Recombinant human activated protein C in the treatment of acute respiratory distress syndrome: a randomized clinical trial

PLoS One. 2014 Mar 14;9(3):e90983. doi: 10.1371/journal.pone.0090983. eCollection 2014.

Abstract

Rationale: Pulmonary coagulopathy may play a pathogenetic role in acute respiratory distress syndrome (ARDS), by contributing to alveolocapillary inflammation and increased permeability. Recombinant human activated protein C (rh-APC) may inhibit this process and thereby improve patient outcome.

Methods: A prospective randomized, saline-controlled, single-blinded clinical trial was performed in the intensive care units of two university hospitals, and patients with ARDS were included within 24 h after meeting inclusion criteria.

Intervention: A 4-day course of intravenous rh-APC (24 mcg/kg/h) (n = 33) versus saline (n = 38).

Outcomes: The primary outcome parameter was the pulmonary leak index (PLI) of 67Gallium-transferrin as a measure of alveolocapillary permeability and secondary outcomes were disease severity scores and ventilator-free days, among others.

Results: Baseline characteristics were similar; in 87% of patients the PLI was above normal and in 90% mechanical or non-invasive ventilation was instituted at a median lung injury score of 2.5. There was no evidence that Rh-APC treatment affected the PLI or attenuated lung injury and sequential organ failure assessment scores. Mean ventilator-free days amounted to 14 (rh-APC) and 12 days (saline, P = 0.35). 28-day mortality was 6% in rh-APC- and 18% in saline-treated patients (P = 0.12). There was no difference in bleeding events. The study was prematurely discontinued because rh-APC was withdrawn from the market.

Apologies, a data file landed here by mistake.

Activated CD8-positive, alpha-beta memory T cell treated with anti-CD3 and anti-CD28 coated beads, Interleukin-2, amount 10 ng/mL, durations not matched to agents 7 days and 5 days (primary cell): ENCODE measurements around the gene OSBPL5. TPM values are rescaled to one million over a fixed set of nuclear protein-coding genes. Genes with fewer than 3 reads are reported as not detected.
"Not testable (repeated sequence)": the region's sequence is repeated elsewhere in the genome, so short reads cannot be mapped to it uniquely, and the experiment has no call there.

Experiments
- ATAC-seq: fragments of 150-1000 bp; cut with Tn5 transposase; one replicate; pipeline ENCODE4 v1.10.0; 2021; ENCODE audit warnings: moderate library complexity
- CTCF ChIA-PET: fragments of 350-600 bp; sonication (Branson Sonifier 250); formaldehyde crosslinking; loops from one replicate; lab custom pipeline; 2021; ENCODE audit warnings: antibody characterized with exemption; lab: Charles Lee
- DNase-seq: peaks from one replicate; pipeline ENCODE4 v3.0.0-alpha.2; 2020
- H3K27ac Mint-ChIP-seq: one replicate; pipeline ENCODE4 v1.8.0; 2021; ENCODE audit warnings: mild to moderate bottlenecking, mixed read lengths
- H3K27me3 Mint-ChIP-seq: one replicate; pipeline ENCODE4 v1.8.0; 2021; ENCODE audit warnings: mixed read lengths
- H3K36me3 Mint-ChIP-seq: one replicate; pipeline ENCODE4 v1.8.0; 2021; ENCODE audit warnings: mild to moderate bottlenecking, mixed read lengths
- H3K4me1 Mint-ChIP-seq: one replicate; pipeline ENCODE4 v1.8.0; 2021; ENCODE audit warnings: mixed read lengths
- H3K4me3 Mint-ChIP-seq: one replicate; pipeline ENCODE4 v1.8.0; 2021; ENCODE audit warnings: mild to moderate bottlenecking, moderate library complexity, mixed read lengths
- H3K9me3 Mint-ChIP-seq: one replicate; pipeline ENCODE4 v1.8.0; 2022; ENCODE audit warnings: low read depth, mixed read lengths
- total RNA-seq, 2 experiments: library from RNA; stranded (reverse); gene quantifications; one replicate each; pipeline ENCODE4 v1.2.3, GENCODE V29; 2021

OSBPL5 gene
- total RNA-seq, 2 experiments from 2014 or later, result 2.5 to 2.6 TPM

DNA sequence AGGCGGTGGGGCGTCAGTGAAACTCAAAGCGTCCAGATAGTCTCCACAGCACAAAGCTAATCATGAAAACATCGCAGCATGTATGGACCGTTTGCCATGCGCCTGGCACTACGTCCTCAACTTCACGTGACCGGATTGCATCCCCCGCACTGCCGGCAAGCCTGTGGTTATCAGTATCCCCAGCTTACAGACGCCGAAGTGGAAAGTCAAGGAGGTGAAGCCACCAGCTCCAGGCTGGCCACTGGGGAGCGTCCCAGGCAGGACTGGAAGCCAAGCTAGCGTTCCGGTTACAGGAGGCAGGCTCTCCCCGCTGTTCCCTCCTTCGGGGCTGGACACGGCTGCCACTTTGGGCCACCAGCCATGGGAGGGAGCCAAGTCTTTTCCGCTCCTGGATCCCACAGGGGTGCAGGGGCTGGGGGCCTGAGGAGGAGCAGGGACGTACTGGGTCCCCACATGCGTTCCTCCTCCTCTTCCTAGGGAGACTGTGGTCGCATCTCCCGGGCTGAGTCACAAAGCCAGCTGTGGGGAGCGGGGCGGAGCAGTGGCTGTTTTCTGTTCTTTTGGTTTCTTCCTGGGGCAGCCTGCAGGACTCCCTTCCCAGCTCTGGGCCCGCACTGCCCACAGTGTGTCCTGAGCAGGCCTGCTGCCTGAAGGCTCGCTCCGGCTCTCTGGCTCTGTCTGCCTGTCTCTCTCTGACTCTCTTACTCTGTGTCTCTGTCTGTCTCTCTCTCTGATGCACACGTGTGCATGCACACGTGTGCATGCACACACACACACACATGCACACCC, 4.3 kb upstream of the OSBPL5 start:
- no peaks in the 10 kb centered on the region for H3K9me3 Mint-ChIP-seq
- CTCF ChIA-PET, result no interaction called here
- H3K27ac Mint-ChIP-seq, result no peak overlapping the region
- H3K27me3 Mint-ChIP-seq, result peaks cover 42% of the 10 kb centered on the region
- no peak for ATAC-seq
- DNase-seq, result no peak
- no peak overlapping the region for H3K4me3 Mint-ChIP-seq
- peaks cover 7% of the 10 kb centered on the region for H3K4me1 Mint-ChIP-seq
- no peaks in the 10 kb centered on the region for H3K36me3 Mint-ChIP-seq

Conclusion: There is no evidence that treatment with intravenous rh-APC during 4 days for infectious or inflammatory ARDS ameliorates increased alveolocapillary permeability or the clinical course of ARDS patients. We cannot exclude underpowering.

Trial registration: Nederlands Trial Register ISRCTN 52566874.

Publication types

  • Randomized Controlled Trial
  • Research Support, Non-U.S. Gov't

MeSH terms

  • Aged
  • Female
  • Humans
  • Male
  • Middle Aged
  • Protein C / therapeutic use*
  • Recombinant Proteins / therapeutic use
  • Respiratory Distress Syndrome / drug therapy*

Substances

  • Protein C
  • Recombinant Proteins
  • drotrecogin alfa activated

Associated data

  • ISRCTN/ISRCTN52566874

Grant support

This trial has been supported via an unrestricted research grant from Eli Lilly Inc. (Indianapolis, IN, USA). The funders had no role in study design, data collection and analysis, decision to publish, or preparation of the manuscript.